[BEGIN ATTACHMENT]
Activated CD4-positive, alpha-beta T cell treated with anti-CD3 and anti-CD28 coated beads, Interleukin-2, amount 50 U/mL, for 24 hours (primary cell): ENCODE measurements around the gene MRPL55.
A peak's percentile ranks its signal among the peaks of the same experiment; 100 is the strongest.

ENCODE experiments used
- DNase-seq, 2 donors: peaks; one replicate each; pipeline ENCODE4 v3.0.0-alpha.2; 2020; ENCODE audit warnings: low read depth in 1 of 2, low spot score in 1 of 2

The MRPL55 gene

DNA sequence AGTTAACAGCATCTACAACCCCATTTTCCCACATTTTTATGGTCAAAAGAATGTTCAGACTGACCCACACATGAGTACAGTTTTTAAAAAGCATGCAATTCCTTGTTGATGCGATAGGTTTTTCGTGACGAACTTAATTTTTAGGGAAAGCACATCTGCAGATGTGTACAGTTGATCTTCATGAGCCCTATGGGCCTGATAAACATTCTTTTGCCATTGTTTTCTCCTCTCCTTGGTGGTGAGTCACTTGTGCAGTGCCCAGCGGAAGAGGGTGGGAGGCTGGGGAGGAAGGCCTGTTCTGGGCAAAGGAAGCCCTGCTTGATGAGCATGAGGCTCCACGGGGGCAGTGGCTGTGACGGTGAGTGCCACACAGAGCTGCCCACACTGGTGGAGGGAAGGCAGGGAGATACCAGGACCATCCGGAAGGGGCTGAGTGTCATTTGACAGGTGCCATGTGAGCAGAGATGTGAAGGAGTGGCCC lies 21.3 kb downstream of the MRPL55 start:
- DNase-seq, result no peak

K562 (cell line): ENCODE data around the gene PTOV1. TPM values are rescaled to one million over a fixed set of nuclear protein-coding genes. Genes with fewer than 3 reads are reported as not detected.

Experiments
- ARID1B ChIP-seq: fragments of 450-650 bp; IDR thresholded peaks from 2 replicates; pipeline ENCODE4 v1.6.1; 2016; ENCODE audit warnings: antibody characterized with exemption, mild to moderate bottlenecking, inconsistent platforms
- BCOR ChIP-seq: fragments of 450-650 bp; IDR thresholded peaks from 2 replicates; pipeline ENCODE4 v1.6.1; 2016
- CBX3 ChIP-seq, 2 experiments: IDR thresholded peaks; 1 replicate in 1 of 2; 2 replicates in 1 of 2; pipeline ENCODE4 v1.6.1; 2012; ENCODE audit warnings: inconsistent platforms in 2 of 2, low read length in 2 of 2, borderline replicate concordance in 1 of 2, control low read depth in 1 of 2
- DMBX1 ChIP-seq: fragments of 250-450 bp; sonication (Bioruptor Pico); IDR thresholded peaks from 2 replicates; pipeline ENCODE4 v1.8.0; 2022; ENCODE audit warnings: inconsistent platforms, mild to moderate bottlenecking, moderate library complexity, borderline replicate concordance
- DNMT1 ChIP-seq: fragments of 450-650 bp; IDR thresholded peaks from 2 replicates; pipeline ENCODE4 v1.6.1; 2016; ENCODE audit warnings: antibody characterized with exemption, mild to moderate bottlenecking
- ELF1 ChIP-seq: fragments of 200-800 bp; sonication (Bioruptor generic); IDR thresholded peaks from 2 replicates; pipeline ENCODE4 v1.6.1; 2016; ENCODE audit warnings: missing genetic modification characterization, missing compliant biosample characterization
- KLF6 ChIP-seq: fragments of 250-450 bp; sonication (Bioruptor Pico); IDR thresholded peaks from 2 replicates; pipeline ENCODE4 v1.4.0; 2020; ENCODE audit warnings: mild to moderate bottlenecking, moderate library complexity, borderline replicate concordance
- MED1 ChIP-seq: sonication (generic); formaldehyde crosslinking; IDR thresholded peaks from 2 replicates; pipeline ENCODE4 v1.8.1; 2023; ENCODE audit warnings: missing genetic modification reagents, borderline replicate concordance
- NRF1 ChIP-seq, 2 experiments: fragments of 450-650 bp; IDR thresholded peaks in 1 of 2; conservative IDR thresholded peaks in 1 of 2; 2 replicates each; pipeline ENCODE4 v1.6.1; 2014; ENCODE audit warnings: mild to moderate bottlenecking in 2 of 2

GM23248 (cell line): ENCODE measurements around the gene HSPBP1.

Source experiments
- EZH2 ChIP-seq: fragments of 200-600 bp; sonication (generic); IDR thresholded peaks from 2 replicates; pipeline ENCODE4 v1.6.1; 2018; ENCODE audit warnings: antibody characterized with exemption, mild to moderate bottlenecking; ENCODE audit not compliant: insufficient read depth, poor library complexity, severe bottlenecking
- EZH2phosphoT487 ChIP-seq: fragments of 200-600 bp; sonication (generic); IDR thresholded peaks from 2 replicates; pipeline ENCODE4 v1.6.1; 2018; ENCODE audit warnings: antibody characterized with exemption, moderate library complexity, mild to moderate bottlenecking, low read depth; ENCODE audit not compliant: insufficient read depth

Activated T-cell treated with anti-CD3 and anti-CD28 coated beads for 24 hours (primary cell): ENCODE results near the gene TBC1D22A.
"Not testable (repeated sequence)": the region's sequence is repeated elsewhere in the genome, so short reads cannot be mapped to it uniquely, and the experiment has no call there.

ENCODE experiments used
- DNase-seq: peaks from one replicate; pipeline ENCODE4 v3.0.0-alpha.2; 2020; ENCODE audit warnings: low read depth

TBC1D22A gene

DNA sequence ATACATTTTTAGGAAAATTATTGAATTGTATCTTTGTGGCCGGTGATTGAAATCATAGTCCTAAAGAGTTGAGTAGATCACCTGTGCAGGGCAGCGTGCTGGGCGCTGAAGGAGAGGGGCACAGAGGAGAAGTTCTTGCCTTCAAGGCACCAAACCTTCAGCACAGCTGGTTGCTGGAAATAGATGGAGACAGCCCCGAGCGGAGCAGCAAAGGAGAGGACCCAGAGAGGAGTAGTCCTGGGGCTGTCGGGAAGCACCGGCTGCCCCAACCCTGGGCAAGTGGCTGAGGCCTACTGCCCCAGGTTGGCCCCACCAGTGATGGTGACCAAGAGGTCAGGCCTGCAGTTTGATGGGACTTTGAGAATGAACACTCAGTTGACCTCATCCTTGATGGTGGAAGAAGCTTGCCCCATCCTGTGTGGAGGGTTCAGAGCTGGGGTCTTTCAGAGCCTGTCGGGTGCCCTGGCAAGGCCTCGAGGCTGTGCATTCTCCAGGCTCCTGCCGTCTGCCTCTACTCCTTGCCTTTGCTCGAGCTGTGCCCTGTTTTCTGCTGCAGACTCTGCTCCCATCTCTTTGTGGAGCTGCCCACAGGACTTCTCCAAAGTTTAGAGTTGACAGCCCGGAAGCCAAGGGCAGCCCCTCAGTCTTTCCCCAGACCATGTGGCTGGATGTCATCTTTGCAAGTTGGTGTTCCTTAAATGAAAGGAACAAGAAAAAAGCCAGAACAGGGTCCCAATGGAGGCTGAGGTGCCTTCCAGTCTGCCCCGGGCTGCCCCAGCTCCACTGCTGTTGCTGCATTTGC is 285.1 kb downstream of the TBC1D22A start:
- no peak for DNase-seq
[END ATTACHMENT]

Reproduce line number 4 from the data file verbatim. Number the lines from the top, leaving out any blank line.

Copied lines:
- DNase-seq, 2 donors: peaks; one replicate each; pipeline ENCODE4 v3.0.0-alpha.2; 2020; ENCODE audit warnings: low read depth in 1 of 2, low spot score in 1 of 2